The medical ships’ PNG patron, Sir Rabbie Namaliu, recently made this statement aboard the MV YWAM PNG soon after it reached Port Moresby from Townsville.
In its 2018 annual report, YWAM Medical Ships outlined that it engages in a range of activities to strengthen PNG’s health workforce, especially in rural areas. Activities also focus on building capacity within young Papua New Guineans serving as part of the program in non-clinical roles.
Expounding on that, PNG Patron Sir Rabbie Namaliu said they have a partnership with the UPNG medical school which allows students or graduates to get on board the ship and train under highly qualified medical professionals.
“Something which they wouldn’t ordinarily do in Papua New Guinea because they wouldn’t be available here,” said Sir Rabbie.
“But that’s a very useful program and also provide an opportunity for them, if they want to come on board the ship and volunteer for however long they wish to spend on the ship. That allows for them to do that. And quite a number of them have taken that opportunity.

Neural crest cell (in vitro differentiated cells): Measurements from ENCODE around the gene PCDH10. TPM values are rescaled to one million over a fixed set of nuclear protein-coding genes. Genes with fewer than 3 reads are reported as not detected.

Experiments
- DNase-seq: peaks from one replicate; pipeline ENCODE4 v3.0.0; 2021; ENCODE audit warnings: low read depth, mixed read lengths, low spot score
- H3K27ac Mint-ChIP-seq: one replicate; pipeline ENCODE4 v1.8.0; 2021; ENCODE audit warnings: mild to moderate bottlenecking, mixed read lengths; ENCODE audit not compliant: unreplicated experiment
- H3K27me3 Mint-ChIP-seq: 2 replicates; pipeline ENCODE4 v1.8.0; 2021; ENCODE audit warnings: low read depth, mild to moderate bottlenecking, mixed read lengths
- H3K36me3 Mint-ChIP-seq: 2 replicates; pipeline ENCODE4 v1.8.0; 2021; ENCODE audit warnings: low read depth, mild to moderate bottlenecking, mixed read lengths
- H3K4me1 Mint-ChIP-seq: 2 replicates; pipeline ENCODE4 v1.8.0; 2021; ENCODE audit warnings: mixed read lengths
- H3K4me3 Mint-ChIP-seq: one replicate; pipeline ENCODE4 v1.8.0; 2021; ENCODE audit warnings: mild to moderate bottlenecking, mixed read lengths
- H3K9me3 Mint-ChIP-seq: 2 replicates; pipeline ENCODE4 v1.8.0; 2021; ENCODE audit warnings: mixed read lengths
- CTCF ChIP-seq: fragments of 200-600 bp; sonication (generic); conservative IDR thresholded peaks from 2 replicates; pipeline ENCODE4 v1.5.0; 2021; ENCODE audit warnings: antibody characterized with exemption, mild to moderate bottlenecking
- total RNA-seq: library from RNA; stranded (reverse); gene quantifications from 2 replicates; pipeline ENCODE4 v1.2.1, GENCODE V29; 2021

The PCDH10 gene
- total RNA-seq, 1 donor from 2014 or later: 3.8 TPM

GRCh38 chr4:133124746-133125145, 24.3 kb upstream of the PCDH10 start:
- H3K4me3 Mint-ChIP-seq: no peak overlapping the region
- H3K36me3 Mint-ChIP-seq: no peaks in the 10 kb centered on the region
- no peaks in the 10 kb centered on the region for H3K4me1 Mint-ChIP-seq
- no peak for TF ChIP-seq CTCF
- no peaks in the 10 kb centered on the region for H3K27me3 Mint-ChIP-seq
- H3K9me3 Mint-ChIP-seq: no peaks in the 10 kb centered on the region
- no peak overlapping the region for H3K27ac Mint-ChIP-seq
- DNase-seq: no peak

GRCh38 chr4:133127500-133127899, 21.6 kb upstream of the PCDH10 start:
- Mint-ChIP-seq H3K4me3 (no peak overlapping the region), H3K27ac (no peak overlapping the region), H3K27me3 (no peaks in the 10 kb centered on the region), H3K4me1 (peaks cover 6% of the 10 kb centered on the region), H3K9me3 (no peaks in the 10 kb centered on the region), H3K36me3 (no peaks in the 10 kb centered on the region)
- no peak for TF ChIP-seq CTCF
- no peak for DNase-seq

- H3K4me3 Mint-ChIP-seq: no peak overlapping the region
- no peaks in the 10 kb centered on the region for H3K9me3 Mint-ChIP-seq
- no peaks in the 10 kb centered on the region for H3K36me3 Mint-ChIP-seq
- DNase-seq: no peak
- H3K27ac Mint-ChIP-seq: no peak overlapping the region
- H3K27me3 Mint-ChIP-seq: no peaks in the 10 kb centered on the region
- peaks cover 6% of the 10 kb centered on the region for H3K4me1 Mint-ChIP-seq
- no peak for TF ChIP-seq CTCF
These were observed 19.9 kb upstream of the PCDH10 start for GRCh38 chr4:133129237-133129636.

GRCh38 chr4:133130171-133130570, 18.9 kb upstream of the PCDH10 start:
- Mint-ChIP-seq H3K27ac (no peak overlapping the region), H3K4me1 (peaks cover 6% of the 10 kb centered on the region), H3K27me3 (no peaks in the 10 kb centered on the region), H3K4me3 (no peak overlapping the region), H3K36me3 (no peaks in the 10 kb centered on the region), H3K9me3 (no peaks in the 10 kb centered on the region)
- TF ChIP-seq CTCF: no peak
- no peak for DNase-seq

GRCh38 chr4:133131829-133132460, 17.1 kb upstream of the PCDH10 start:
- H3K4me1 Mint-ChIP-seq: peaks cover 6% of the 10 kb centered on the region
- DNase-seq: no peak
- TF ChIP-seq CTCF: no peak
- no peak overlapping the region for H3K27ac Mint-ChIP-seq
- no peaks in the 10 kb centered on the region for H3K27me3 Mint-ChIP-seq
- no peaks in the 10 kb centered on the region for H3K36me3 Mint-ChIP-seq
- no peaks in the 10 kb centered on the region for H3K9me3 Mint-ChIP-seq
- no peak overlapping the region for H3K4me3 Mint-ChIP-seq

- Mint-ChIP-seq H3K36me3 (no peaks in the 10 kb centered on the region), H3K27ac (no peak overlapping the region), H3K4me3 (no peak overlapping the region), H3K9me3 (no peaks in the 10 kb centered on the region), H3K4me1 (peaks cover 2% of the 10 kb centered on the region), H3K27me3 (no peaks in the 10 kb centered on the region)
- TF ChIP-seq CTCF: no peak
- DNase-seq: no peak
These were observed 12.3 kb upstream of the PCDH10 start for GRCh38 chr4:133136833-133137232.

“But all of our staff are volunteers. That’s from the captain, to the CEO, to people who are based in Townsville and all of the people that work on the ship when the ship is out conducting its outreach program.”
In 2018, YWAM Medical Ships’ first outreach in Finschhafen District, in Morobe, proved to be quite a highlight in regards to health workforce strengthening.
YWAM MS reported that Braun Hospital has a tremendous number of staff who are eager to be continually upskilled, as well as a community health worker (CHW) school full of students who were excited to begin their journey into health care. Forty-nine of these students joined the YWAM Medical Ships’ community engagement teams throughout the first week of the outreach.
Meantime, MV YWAM PNG has embarked on its 10-month outreach, beginning with Western Province.